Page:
Paul Waldman charts it:
The explanations for this drop vary; a declining interest in hunting and the steady exodus from rural areas to suburbs and cities almost certainly play a role. Whatever the combination of causes, there have been steady declines in gun ownership among all age groups. Of particular note is the decline among young adults. In the GSS studies in the 1970s, around 45 percent of respondents under 30 years of age reported that their household owned a gun; in the most recent surveys that number has fallen below 20 percent, a decline of more than half.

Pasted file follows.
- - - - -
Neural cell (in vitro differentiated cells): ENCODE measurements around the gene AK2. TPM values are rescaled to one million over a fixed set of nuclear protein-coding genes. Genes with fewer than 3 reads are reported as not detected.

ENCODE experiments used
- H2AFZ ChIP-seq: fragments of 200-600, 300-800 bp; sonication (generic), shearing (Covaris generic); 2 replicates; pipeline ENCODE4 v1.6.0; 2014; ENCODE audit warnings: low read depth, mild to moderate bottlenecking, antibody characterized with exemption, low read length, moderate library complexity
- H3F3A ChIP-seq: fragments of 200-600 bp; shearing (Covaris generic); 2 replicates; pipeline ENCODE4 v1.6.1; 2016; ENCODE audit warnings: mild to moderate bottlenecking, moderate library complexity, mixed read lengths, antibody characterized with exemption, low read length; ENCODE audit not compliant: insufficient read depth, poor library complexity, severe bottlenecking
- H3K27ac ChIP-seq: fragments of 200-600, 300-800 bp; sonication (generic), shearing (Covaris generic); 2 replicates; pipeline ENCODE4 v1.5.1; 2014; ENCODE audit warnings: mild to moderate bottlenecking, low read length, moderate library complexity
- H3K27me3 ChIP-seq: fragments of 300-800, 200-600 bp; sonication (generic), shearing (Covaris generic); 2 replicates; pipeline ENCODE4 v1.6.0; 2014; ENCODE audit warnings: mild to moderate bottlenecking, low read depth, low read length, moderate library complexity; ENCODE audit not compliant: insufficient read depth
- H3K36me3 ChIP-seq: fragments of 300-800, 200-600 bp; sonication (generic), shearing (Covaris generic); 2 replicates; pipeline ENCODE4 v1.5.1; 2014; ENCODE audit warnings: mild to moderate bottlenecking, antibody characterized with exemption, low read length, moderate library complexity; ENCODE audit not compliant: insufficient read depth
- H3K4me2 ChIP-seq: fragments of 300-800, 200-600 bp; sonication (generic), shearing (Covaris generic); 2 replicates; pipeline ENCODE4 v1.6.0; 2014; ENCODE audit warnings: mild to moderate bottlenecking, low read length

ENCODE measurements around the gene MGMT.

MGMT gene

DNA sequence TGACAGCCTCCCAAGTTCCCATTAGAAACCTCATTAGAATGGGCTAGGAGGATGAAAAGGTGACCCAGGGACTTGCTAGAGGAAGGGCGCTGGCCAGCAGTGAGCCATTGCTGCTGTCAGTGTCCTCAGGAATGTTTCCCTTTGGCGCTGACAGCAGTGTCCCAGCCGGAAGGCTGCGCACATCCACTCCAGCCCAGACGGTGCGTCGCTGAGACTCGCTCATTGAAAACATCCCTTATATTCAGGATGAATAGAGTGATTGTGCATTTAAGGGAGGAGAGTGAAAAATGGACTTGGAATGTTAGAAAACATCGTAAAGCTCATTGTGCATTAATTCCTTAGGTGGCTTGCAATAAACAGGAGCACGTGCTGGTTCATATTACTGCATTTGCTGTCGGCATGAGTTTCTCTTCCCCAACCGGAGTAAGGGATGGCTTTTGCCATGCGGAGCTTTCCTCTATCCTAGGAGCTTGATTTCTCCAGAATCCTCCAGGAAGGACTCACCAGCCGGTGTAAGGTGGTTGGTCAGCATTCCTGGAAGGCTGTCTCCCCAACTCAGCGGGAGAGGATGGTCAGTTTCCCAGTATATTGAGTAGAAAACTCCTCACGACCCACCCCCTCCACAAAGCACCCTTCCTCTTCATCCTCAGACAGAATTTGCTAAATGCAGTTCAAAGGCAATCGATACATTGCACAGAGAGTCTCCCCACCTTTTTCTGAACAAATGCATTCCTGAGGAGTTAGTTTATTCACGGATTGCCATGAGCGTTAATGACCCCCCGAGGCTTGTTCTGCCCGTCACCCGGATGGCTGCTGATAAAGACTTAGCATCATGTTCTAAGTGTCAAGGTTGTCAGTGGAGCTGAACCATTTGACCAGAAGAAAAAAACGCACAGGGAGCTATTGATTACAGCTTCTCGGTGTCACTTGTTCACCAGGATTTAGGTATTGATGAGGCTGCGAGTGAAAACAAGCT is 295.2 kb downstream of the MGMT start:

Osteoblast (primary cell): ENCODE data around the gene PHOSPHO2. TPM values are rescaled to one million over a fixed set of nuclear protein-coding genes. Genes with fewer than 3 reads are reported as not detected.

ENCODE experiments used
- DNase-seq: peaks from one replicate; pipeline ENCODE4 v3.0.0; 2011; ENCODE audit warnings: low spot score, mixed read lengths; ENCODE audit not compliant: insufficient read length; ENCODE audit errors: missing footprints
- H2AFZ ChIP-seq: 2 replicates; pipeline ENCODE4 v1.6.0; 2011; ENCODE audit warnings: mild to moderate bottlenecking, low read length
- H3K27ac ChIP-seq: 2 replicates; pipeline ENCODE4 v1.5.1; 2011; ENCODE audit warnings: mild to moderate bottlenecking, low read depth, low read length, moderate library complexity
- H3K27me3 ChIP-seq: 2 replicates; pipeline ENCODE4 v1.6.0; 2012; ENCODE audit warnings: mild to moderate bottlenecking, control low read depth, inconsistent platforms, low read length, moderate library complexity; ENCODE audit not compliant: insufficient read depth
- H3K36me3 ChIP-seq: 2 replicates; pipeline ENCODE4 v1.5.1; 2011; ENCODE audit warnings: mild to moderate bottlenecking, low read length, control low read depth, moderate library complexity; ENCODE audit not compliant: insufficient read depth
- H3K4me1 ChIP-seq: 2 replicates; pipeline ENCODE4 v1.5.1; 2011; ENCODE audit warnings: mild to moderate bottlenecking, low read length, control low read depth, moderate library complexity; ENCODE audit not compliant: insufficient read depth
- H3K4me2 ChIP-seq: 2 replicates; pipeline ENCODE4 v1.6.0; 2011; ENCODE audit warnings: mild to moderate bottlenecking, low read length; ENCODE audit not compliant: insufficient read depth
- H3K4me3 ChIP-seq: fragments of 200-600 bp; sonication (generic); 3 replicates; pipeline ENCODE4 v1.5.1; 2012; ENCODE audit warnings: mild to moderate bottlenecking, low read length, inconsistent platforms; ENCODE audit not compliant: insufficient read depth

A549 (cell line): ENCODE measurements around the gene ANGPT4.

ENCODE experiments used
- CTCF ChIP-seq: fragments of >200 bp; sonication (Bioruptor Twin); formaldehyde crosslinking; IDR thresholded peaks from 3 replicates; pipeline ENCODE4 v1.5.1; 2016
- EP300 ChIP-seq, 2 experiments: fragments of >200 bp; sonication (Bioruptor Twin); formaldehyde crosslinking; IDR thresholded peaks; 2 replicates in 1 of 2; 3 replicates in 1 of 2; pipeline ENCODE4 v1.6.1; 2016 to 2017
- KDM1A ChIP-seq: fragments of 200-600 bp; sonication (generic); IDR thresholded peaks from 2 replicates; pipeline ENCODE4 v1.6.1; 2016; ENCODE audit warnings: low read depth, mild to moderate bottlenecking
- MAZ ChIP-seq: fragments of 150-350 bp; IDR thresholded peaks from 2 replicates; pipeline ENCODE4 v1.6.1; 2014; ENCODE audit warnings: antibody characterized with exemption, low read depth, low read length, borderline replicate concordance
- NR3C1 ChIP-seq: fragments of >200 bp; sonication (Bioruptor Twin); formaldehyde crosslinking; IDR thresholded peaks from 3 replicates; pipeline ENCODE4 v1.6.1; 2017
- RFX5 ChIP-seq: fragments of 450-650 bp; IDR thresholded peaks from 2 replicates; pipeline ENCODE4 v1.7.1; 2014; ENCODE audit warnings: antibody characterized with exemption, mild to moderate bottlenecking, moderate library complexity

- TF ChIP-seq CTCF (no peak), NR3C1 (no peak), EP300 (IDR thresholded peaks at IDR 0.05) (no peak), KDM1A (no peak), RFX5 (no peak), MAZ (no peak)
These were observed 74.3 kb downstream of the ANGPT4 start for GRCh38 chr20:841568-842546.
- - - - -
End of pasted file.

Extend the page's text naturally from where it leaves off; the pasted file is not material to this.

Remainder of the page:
Kevin Drum asks:
I'm not sure what's going on. Gun sales to individuals seem like they've increased a fair amount over the past decade, but the number of households reporting gun ownership has decreased a bit. Does this mean that fewer households own guns, but the ones that do own guns have more and more of them?